Africa

March 17, 2019

With an increasingly rapid technology-driven news cycle, ongoing worldwide political crises occupy space in the collective consciousness for less and less time, with the exception of a few intermittently covered hot-button issues. Issues receiving particularly minimal attention also tend to be those with little to no relation to Western peoples, which in turn leads to a lack of awareness and aid from Western powers.

The human r...

May 20, 2018

On the cloudy evening of Monday 9th April, students gathered in the Hotel du Vin to listen intently as the Lafayette Club’s latest guest, the Chairman Emeritus and Former CEO of food giant Nestlé, enlightened us as to the ways in which his company plans to help each one of us to lead “a better life”.

Brabeck takes us on a captivating “journey” of two dimensions: from the beginning to the end of life, and from the earliest histo...

April 29, 2018

The South African Apartheid, which systematically separated the black and white populations--was officially dismantled in 1991. Before the Apartheid, native South Africans underwent hundreds of years of subjugation under white imperialist countries, namely the Dutch and the British. Stemming from centuries-long white suppression, the end of the Apartheid did not succeed in accomplishing total equality; in fact, wealth inequali...

April 5, 2018

Water scarcity is one of the most imminent challenges the world currently faces. As a result of lack of access to or a physical shortage of water, 700 million people face a water scarcity crisis. Even more startling is the 1.6 billion people who face economic water shortage because their state cannot afford water infrastructure. Moreover, water consumption throughout the last century has increased at twice the rate per populat...

March 18, 2018

Politics, corporate interests, and climate change are intersecting within the changing demographics of an increasingly globalised world. Drought is beginning to pervade our world in unimaginable ways. How do these issues affect access to potable water worldwide? This discussion will delve into the implications for human rights, with focus on a Bolivian case study and the current Cape Town water crisis.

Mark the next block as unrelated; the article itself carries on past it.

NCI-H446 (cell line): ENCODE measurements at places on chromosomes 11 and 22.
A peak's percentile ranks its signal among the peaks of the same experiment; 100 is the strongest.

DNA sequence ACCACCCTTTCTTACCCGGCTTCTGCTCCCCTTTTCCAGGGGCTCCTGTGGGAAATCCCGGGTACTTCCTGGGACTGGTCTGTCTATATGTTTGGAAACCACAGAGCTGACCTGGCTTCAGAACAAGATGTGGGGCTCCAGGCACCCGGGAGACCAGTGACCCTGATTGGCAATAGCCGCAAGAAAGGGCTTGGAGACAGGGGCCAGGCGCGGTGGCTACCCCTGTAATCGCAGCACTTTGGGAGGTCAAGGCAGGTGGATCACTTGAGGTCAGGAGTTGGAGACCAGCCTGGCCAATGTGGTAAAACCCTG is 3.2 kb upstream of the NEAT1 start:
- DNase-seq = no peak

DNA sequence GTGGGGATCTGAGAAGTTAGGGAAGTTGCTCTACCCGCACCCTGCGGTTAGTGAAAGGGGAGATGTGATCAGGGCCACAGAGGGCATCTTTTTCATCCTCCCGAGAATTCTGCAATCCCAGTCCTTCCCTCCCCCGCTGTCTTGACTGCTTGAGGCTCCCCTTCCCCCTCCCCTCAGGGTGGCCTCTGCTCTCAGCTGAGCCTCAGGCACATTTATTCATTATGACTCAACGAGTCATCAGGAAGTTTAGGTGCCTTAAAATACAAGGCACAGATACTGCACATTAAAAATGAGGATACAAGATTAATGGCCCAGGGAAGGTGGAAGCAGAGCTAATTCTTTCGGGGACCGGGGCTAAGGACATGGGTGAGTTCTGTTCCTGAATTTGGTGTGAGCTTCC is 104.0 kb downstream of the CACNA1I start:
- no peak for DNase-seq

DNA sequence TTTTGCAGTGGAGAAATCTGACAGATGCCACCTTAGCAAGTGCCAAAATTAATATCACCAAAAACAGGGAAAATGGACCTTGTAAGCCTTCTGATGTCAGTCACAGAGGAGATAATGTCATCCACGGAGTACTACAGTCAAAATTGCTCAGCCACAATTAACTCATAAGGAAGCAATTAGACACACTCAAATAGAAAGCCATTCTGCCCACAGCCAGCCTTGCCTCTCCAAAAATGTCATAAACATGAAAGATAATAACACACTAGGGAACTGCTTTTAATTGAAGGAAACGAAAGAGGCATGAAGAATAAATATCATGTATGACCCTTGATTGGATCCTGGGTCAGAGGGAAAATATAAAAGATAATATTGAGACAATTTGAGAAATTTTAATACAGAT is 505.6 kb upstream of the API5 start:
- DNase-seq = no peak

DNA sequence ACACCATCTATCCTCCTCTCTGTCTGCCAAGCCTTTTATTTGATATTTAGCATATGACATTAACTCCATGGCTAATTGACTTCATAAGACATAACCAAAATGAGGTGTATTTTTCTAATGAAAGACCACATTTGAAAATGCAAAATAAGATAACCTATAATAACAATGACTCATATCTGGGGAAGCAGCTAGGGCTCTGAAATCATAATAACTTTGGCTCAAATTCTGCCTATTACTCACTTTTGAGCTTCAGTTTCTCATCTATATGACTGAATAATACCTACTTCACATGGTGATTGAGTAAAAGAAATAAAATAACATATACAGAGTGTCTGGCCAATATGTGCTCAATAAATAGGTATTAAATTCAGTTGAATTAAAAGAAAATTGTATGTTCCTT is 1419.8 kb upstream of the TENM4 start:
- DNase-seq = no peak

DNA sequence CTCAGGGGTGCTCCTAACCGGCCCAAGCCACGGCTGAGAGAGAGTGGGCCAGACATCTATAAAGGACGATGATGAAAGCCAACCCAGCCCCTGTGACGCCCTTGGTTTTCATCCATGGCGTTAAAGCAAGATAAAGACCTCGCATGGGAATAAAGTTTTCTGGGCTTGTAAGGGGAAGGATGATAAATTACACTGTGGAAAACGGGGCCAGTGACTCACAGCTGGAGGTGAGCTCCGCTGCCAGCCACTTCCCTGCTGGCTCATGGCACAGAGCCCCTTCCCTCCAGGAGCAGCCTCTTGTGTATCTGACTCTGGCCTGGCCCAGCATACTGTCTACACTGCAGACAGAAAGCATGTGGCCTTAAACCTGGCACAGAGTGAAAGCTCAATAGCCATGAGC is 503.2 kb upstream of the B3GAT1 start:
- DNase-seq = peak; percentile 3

Original air date: March...

March 9, 2018

It can seem as though there’s no escaping from water. After all, it covers over 2/3 of the surface of the planet, and comprises 60% of the human body. It boils freely in pan and kettle, and runs instantaneously at the twist of a tap. It fills lochs and lakes, and rushes in streams or rivers. And on a bleak February night in Scotland, it pours. Why, then, is water so scarce?

Water scarcity is most commonly associated with develo...

March 1, 2018

 

In the wake of Valentine’s Day, some of our dear Protocol readers may currently be wearing a new necklace, bracelet, or ring from a loved one (or secret admirer). Gifting jewellery is extremely popular, with Americans spending more on jewellery than on any other gift for Valentine’s and Mother’s Day in 2017, purchasing nearly $10 billion worth of jewellery over the two holidays combined. If your gift-giver felt especially fla...

February 22, 2018

The Office of the United Nations High Commissioner for Refugees (UNHCR) is the primary international organisation advocating for refugee rights. The UNHCR 1951 Convention and 1967 Protocol Relating to the Status of Refugees constitute the fundamental international legal instrument for the protection of refugee rights. According to Article 1A(2), a refugee is defined as a person who:

Owing to a well-founded fear of being persecu...

February 7, 2018

In 2013, the day after Faith organized an anti-rape protest in the south west Democratic Republic of Congo, government policemen came to her home, murdered her husband, beat her children, and raped her niece while forcing her to watch. They then took Faith to prison where she lost count of how many times she was raped and beaten (Freedom From Torture). In the DRC, which has been dubbed ‘the rape capital of the world’ and ‘the...

January 31, 2018

“Human rights are not optional norms” stated Professor Surya Deva, the Chairperson of the UN Working Group on the issue of human rights and transnational corporations, at the opening plenary at the sixth UN Forum on Business and Human Rights. The Forum took place in November 2017 at the Palais de Nations in Geneva, the home of modern human rights (and terrible sandwiches, apparently). Its mandate is to create a global platform...

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